• The next morning we were up and out early, taking the Coquihalla to Merritt and Kamloops.  At Merritt we were a little peckish and so stopped at the Kekuli Cafe and Coffee.  The cafe was very well laid out, clean and brightly painted.  It is a cafe set up by people from a reserve adjacent to Merritt.  The server was very pleasant.  They have several dishes with bannock.  I just had some bannock bites.  They were deep fried bannock bread and were delicious.  They have Timbits beat, that is for sure.  They serve full meals and I’ll make sure I time my next visit so I can try out one of their dishes.  I liked their approach as written alongside the cafe’s name.  “A First Nations dwelling used as a place to gather for all.”
  • Lunchtime needed to happen around 11 am because we had breakfast so early.  I knew of a place I’d eaten at before in Salmon Arm, so we aimed at that.  Surprisingly, the parking lot was full, as was the restaurant.  I asked one of the patrons why the place was full at 11 am and she said people were gathered because a large residential area nearby was without power or water.  The wind storm had evidently taken out a significant power line somewhere in the neighbourhood and folk wanted food and warmth.  We left and headed for Sicamous.  There we couldn’t find what we were looking for, so carried on to Revelstoke.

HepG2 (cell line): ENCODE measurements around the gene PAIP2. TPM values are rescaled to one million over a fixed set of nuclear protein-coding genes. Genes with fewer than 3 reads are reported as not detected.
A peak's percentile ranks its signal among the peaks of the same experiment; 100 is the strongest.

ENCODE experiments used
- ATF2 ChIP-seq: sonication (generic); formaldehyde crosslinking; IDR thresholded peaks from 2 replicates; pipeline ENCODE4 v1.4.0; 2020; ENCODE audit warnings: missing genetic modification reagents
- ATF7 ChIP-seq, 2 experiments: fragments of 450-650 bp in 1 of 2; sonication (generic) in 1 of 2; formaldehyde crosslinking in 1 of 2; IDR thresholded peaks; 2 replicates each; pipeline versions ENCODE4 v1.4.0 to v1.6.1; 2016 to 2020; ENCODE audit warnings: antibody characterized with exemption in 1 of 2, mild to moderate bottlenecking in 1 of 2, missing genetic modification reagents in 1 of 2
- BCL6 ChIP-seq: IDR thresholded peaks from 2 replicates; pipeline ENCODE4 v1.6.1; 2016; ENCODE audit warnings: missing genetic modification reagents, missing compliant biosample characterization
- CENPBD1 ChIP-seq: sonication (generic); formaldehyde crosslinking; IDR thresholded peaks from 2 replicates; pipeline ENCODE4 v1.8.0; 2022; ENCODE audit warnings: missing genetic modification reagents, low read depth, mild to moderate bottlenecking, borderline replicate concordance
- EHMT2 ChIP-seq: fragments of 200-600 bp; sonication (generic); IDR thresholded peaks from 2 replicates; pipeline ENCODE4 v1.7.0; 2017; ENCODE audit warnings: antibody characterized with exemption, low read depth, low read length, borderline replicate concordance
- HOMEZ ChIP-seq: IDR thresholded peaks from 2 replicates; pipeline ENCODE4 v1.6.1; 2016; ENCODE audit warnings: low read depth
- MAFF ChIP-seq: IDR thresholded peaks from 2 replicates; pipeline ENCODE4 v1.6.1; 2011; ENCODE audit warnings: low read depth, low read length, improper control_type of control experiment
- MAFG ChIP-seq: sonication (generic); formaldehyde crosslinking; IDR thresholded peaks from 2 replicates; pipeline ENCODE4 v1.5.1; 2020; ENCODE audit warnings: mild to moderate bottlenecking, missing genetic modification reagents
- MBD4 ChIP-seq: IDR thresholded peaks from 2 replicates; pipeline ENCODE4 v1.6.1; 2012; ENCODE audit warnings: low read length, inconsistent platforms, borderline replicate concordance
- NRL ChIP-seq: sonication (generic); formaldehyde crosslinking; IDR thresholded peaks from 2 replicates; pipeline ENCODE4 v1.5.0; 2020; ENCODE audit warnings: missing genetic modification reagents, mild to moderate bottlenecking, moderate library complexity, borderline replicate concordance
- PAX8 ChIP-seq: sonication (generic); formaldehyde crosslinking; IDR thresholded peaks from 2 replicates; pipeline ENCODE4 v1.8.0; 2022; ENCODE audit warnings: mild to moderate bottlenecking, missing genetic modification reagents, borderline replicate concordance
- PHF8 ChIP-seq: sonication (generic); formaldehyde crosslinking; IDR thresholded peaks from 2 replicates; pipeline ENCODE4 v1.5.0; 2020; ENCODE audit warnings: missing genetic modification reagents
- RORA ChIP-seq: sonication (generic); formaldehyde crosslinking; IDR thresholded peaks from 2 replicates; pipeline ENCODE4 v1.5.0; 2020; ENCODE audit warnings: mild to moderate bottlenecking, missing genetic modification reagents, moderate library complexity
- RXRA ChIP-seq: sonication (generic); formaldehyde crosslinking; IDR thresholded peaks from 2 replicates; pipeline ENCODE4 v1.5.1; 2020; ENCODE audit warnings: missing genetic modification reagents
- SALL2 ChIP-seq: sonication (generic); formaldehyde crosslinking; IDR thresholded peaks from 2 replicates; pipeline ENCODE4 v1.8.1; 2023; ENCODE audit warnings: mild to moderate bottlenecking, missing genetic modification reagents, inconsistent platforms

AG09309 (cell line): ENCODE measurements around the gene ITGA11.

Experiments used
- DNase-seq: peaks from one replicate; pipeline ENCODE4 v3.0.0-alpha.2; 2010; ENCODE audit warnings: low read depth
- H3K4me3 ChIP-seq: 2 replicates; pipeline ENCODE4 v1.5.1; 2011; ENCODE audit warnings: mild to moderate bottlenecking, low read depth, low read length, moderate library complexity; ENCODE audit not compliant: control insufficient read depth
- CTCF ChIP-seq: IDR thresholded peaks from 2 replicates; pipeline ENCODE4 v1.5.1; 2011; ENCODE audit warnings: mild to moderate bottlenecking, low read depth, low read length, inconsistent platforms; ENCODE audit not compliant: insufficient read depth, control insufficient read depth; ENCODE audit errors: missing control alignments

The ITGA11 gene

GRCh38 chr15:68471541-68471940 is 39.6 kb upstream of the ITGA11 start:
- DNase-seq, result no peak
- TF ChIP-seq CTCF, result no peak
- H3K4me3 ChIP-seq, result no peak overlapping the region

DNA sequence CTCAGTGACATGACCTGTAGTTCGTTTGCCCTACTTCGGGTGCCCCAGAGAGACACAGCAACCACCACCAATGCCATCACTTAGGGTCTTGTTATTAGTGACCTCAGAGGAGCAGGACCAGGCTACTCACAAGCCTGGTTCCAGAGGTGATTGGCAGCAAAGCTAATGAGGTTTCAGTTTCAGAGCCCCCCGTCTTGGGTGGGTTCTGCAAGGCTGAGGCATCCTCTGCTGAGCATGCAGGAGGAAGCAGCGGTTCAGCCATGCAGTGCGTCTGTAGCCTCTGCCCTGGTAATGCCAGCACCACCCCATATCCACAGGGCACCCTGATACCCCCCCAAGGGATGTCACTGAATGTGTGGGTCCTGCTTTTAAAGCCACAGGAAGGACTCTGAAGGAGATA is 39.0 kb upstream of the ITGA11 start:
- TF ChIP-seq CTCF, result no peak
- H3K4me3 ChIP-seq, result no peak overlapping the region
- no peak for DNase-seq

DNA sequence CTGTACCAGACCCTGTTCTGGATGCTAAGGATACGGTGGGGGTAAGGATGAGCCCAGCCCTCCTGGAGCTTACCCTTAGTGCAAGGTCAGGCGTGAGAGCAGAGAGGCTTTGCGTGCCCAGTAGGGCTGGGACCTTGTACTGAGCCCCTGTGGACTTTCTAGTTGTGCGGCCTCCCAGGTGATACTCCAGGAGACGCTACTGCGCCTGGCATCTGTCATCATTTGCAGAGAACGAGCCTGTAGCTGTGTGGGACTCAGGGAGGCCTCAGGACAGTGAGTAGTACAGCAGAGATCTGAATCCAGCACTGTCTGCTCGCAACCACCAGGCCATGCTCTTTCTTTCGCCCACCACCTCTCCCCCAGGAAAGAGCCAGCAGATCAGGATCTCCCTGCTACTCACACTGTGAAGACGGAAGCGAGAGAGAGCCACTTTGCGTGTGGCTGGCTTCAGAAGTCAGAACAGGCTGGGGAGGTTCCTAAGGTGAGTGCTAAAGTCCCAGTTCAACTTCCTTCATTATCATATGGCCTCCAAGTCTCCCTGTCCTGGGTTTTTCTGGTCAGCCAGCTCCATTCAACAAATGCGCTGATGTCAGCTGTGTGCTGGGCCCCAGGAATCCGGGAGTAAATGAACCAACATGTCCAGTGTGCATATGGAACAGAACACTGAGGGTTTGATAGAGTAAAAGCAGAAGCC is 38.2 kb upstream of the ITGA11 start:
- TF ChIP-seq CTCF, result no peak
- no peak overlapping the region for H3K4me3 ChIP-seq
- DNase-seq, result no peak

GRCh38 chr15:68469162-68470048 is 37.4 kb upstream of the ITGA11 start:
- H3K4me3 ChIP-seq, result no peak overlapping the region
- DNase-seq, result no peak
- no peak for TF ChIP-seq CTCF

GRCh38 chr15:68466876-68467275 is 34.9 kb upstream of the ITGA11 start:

• We have been trying to get back to one of our favourite places when travelling between Vancouver and home, and that is the bistro located in a cutesy old house on the main street of Revelstoke.  The last couple of times travelling through Revelstoke our timing has been wrong and the place was never open.  However, this time it was.  Since the last time we ate there the place has changed hands and is better for it.  The food and service was great.  Highly recommended by us.  Their latte was even above average.  
It is called Main Street Cafe.
  • We stopped in Golden to gather ourselves, mentally, before tackling what was forecast as some very bad weather and roads for the rest of the way home.  The Bacchus Bookstore was open so we had a tea and, of course, ended up buying a book.  I don’t think we have ever just had something to eat and drink there.  A book always seems to come out with us when we leave.  Credit goes to the owner/buyer.  This time we bought, This is That:  Travel Guide to Canada.  Yes, the book is written by the same folk that created the satirical comedy show This is That which is aired on the CBC radio every week.  It is funny, but probably seems more so if you are a Canadian.
  • The weather from there on was bad, as forecast.  There was lots of snow on the side, but the day before had been very warm so the roads had enough heat to keep the snow from accumulating.  The temperature also stayed above freezing so we didn’t have to worry about icy roads.  We stopped for supper at MacLab in Banff and then got home by 9pm.  A long day, but I’m glad we did it that way.


Stanley Park Seawall Stroll


Granville Island Food Market


Revolver Coffee House - Gastown:  When you see a coffee house set up like this you can almost be assurred of good espresso


Rainforest Pathway


West Coast Rainforest floor


Oak Bay Marina Bistro - Just a couple of blocks from our B&B.  Nice.